Does that work? Got any tweaks to improve it?

    (Thanks again for pushing me)

  • Cowpunkmom

    Here’s how I’d write that sencond-last sentence. (Which you can take or leave! LOL!!)

    “God loves you and listens to you regardless of how you pray — but you will be more aware of His love when your prayers come from a heart that is engaged.”

    Otherwise, listen to the sentence you wrote expressed through the negative: “God won’t love you and listen to you if your prayers AREN’T coming from a heart that is fully engaged.”

    His love is not conditional, and I KNOW you know that! =) But God only listens as long as I’m fully engaged? You don’t mean that. But that is what the sentence kind of says. Speaking merely from an editing point of view now.

    Good heavens, I don’t want my nit-picking to distract from the meat of your post, which is good, good, good! I don’t mean to discourage you at all.

  • Oh, man. Another nail-hitter, bro’! What is it about us that wants to fall into “incantations?”

    I was just thinking along these lines last night. (Great minds think alike, and I guess ours do, too. 😀 ) There’s the ever-popular “in the name of Jesus” that’s supposed to make God wake up & pay attention. And, Scott, let’s not forget, Scott, about all those, Scott, who, Scott, like, Scott, to throw, Scott, a reference, Scott, to “Lord,” Scott, just about, Scott, every other word, Scott.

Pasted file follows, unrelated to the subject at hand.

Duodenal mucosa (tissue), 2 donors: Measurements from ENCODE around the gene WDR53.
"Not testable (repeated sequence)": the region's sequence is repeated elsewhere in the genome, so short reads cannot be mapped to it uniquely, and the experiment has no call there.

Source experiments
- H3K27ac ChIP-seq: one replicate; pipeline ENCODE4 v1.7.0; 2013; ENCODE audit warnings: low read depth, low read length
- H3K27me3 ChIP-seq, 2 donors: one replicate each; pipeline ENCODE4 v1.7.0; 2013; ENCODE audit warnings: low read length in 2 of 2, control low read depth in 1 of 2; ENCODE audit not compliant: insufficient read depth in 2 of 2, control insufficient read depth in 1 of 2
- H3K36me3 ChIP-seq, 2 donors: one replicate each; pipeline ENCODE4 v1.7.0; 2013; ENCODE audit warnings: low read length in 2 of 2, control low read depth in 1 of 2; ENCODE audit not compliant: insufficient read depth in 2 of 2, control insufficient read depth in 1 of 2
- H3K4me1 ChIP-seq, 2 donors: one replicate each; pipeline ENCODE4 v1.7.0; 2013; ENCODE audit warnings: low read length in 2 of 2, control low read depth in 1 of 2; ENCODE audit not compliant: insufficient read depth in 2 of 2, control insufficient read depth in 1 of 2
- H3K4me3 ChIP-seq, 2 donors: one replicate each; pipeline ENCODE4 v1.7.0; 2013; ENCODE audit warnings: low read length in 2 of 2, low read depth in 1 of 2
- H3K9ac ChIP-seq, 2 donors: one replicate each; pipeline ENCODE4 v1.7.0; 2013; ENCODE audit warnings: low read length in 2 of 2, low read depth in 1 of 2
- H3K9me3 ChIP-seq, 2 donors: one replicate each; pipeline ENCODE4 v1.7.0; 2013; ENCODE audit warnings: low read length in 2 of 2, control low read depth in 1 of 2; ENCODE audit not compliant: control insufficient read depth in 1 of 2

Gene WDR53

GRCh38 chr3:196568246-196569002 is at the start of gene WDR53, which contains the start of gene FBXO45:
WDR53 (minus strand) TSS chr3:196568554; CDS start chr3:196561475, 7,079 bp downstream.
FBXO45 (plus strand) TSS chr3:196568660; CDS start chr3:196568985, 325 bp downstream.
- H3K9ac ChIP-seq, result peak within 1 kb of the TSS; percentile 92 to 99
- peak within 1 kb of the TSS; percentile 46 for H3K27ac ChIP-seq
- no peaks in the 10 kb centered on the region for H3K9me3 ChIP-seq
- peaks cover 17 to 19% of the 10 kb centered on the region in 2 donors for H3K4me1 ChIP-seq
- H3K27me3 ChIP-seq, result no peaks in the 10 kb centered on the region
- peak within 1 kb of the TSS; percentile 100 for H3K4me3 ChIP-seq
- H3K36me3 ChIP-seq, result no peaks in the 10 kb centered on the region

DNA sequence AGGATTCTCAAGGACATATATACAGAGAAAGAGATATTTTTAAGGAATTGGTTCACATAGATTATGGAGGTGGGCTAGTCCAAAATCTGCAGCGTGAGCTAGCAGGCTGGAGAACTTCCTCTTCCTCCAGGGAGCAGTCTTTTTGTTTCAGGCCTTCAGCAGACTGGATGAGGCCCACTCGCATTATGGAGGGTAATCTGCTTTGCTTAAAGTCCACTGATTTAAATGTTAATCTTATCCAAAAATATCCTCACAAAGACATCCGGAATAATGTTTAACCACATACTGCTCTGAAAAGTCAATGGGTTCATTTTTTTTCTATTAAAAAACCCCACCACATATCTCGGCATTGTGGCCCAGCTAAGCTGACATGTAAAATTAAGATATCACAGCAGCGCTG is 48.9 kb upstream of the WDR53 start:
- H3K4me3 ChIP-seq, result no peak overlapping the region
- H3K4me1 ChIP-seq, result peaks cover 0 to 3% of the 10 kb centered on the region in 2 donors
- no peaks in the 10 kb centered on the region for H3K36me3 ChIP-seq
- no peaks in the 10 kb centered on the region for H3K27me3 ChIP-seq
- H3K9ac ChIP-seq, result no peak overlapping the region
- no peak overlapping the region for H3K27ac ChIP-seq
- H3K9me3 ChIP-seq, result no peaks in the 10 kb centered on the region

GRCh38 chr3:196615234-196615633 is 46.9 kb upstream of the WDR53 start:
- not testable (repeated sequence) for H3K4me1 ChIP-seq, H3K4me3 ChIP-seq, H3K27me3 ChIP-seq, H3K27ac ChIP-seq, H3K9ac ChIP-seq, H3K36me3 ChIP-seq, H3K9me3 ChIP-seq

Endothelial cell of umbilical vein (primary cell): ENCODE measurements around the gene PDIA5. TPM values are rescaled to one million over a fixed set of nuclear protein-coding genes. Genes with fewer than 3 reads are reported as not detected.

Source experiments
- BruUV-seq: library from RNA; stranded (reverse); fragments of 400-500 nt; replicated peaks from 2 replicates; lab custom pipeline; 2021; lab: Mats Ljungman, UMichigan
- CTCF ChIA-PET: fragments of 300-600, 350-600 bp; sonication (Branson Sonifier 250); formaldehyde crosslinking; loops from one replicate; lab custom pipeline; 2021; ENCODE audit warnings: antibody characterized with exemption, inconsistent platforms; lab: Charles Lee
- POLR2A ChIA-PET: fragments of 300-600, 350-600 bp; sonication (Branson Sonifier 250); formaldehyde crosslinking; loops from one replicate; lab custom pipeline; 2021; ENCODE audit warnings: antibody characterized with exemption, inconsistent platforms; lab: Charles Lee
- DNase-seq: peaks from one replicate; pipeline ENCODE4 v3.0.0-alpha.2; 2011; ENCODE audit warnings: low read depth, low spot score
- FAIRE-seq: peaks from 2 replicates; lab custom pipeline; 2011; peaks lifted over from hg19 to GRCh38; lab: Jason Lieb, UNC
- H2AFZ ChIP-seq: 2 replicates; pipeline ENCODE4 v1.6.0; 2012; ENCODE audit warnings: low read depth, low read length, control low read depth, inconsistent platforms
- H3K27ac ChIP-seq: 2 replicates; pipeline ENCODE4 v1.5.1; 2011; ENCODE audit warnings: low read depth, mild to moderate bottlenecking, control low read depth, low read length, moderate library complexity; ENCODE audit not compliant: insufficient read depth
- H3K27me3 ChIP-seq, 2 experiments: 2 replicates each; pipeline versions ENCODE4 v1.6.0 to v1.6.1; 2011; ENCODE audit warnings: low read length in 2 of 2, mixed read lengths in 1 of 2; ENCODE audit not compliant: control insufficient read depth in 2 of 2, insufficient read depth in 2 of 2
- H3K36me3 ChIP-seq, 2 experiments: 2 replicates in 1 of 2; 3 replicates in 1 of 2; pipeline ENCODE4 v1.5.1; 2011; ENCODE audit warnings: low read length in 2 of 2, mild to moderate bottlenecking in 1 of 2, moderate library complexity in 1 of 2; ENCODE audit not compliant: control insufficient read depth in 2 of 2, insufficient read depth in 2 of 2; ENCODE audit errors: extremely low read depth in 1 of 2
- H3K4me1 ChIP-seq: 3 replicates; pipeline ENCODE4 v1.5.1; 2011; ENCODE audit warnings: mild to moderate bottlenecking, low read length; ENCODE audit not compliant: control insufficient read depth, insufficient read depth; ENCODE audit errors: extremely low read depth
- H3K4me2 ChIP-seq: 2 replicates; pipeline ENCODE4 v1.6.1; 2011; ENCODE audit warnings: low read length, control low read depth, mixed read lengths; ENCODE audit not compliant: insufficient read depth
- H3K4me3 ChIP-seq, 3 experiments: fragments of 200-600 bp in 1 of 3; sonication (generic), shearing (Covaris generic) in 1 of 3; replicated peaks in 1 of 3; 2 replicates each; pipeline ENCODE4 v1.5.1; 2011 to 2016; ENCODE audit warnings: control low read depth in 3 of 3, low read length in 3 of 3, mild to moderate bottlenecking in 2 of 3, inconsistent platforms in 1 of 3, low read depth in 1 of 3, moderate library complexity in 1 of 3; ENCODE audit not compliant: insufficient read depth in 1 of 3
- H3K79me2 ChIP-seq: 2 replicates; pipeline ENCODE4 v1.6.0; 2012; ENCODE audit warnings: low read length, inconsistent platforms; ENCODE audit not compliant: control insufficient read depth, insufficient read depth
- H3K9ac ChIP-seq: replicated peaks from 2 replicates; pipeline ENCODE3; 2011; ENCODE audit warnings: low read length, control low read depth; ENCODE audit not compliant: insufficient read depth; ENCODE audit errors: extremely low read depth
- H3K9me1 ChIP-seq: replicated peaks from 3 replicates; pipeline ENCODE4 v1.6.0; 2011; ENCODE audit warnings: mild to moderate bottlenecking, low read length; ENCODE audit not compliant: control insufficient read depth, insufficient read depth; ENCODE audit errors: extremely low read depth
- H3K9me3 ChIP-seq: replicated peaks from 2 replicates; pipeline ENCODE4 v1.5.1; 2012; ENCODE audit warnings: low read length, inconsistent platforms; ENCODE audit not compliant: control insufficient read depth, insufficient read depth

Sure, God is holy and all that. But He doesn’t want incantations. He doesn’t want us to “say a prayer” like we’re reading some heavy-duty writing from somebody. He takes “howdy” just as well.

  • Good points Joe. Thanks!

  • I hear this in my kids now. Which means they hear it from me. Ouch.

  • While we have always strived to teach our children to “talk” to God, I admit, it’s easy to slip into a routine. Thanks for the reminder.

  • I know what you mean. Kids show us more about ourselves than we often care to see!

  • Too true. Some of the examples I listed came way too easy!